Lee has also been slammed for hurling profanities at his sister-in-law amid a family feud after tape recordings were widely shared online.

His opponent, former prosecutor Yoon has fared no better, losing his initial edge over Lee after his wife, Kim Keon-hee became mired in several public controversies.


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She was accused of exaggerating her academic credentials and career experience to obtain teaching jobs. The couple has also raised eyebrows for heavily relying on advice from fortune-tellers. Yoon appeared in TV debates last year with his left palm inscribed with a Chinese character “wang”, meaning king, in an allegedly superstitious gesture that would help him triumph over his rivals.

His wife Kim’s obsession with fortunetelling came to light when audio recordings from seven hours of phone conversations with a reporter were made public last month.

When the reporter told Kim about a fortune-teller’s advice that the state guest house at the presidential Blue House should be relocated because its current location tends to bring bad luck, Kim agreed and promised to relocate it if Yoon was elected.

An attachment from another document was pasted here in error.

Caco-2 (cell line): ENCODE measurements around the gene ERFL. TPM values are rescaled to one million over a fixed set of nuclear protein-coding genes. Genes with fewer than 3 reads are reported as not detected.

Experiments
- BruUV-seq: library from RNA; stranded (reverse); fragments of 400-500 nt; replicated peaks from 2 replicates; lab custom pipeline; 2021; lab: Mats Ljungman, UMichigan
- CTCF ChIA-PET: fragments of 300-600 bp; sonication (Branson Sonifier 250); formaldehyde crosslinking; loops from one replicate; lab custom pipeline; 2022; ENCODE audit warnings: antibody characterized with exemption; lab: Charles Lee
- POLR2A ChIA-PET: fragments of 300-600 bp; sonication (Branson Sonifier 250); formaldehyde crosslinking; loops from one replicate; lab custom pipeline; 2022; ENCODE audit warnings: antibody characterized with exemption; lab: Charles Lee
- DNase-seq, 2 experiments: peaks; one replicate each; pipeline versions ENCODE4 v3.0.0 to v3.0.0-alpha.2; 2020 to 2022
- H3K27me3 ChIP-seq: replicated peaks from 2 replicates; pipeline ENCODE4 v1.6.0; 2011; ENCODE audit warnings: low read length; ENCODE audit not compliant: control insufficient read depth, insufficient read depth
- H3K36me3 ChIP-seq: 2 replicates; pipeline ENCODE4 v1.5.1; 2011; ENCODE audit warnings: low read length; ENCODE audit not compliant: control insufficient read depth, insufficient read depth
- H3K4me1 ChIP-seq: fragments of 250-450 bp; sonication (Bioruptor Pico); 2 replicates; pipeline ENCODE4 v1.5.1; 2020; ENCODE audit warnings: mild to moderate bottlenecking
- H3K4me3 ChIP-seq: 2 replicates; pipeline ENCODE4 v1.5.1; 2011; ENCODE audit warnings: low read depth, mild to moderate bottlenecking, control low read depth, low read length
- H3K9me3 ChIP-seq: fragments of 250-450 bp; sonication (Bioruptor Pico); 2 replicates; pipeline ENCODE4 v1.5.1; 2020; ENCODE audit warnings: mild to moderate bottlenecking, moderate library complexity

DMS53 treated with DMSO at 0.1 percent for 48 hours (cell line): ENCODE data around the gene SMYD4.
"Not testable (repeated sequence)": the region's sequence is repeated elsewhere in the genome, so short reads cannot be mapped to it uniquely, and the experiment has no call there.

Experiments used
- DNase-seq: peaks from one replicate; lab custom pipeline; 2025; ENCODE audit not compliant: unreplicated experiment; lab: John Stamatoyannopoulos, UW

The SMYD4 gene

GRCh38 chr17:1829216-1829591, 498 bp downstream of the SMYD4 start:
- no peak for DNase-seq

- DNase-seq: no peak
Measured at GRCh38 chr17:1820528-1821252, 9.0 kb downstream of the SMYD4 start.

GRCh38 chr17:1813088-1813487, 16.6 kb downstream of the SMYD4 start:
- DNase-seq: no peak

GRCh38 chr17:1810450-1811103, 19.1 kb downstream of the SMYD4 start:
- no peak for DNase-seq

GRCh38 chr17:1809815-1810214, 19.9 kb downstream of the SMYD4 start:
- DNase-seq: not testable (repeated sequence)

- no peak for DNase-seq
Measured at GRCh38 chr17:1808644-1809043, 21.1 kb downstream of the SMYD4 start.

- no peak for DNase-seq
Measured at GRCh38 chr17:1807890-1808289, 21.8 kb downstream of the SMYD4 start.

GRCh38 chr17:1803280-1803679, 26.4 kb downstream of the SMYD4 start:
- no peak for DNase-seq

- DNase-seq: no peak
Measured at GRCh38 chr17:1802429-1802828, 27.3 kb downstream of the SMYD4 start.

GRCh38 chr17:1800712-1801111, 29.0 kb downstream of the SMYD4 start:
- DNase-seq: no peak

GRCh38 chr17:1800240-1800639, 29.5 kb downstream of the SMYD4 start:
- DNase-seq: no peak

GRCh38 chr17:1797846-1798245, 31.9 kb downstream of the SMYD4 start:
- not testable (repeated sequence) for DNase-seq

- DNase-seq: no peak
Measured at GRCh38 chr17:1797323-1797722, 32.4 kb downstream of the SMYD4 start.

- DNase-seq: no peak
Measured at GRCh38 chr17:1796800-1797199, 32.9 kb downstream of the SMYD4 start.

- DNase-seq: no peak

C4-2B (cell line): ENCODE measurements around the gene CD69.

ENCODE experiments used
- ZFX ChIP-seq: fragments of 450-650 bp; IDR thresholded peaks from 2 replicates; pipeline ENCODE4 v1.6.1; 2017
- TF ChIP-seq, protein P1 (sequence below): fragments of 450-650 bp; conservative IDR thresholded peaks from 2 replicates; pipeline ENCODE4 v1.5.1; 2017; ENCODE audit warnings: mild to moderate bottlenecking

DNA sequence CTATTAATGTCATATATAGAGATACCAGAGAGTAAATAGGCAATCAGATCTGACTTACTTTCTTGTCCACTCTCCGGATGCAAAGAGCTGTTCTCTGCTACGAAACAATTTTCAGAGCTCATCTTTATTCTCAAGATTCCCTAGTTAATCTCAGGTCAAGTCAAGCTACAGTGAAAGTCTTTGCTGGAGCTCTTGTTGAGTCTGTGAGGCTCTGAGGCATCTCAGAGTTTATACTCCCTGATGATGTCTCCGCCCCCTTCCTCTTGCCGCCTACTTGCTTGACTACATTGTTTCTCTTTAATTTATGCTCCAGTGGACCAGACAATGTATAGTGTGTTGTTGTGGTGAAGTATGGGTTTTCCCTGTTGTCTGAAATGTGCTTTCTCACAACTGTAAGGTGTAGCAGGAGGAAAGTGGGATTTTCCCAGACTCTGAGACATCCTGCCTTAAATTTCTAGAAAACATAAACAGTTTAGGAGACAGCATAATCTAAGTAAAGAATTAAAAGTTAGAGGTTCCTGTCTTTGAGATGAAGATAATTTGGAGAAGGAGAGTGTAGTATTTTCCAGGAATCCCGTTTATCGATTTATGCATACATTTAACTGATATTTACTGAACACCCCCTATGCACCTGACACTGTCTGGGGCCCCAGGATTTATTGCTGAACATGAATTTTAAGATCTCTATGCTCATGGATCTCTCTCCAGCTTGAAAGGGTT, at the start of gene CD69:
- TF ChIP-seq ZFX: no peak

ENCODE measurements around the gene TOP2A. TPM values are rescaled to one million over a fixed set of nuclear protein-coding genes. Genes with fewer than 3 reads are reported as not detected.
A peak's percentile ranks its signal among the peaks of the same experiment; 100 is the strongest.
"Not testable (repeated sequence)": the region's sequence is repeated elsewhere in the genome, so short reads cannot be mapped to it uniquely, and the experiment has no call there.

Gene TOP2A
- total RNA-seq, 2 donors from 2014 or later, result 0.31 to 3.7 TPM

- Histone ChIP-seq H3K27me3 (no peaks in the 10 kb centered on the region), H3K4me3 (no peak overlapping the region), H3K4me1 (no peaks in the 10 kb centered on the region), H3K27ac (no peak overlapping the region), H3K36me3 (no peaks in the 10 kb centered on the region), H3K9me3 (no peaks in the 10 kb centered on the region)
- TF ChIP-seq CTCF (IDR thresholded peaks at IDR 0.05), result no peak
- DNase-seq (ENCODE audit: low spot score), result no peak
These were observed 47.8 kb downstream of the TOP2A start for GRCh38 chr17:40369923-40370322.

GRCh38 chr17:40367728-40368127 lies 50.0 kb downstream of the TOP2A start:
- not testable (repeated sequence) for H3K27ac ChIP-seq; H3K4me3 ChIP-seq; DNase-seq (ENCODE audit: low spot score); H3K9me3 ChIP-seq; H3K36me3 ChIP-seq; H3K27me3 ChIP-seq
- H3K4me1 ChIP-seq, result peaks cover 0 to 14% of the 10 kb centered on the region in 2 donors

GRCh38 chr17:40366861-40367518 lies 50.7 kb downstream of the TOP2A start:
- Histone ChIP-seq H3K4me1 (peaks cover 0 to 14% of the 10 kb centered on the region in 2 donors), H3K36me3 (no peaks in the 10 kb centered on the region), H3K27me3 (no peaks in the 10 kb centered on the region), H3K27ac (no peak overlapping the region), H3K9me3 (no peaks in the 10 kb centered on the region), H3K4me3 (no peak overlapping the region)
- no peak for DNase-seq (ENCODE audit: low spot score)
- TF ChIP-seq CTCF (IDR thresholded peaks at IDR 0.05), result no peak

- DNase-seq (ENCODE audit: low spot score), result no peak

South Korean presidential candidate Lee Jae-myung of the Democratic Party. Photo: Xinhua

Kim also said in the same recordings that her clairvoyance abilities were superior to that of any other fortune-tellers’, and that Yoon also has a “psychic streak, which is why the couple tied the knot.

“I am better than most fortune-tellers. I myself can do some fortune telling and I know we are going to the Blue House”, she told the reporter.

She even advised the reporter to study the Chinese astrological concept, The Four Pillars of Destiny or Bazi (eight characters), according to which a person’s destiny or fate can be determined by their birth year, month, day, and hour. Bazi is also used in Japan and Korea.